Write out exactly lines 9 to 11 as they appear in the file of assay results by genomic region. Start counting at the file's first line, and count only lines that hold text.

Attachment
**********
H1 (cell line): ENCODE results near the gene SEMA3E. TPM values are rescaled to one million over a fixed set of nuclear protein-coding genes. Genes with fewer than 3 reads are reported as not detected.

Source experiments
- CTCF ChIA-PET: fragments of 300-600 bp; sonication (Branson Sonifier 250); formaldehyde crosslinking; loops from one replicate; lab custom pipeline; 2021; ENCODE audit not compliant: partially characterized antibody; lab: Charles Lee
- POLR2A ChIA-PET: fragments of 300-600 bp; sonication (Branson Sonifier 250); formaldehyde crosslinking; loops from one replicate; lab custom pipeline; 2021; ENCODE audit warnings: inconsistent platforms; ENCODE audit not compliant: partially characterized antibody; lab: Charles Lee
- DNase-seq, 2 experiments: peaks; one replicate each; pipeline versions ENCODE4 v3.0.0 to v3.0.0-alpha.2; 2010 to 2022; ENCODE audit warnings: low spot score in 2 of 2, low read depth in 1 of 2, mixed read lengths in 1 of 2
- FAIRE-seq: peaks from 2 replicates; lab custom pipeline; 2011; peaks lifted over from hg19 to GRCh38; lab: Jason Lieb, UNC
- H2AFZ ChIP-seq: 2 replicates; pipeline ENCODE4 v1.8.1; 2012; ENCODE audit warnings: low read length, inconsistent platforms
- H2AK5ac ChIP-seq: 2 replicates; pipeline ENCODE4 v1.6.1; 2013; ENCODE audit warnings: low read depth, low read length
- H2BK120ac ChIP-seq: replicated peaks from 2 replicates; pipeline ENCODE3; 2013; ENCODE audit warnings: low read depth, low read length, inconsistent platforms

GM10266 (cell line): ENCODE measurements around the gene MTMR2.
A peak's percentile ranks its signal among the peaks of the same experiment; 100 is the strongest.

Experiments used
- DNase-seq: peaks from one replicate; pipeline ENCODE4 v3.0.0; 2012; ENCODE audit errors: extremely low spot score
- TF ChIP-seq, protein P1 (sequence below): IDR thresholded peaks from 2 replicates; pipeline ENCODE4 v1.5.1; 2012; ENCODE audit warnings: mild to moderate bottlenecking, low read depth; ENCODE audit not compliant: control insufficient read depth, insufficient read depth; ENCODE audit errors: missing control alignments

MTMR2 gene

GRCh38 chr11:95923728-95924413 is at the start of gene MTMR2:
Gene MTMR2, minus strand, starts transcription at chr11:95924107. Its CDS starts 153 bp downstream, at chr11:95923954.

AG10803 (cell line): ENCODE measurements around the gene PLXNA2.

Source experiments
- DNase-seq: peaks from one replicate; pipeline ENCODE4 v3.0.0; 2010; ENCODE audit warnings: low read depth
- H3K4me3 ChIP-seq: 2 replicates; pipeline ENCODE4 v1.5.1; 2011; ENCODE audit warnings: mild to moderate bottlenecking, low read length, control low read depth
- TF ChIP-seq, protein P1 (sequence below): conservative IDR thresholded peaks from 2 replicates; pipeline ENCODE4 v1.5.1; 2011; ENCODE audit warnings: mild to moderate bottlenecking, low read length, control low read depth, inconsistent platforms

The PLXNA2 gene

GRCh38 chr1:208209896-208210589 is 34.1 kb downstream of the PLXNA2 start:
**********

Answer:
- H2BK120ac ChIP-seq: replicated peaks from 2 replicates; pipeline ENCODE3; 2013; ENCODE audit warnings: low read depth, low read length, inconsistent platforms

GM10266 (cell line): ENCODE measurements around the gene MTMR2.
A peak's percentile ranks its signal among the peaks of the same experiment; 100 is the strongest.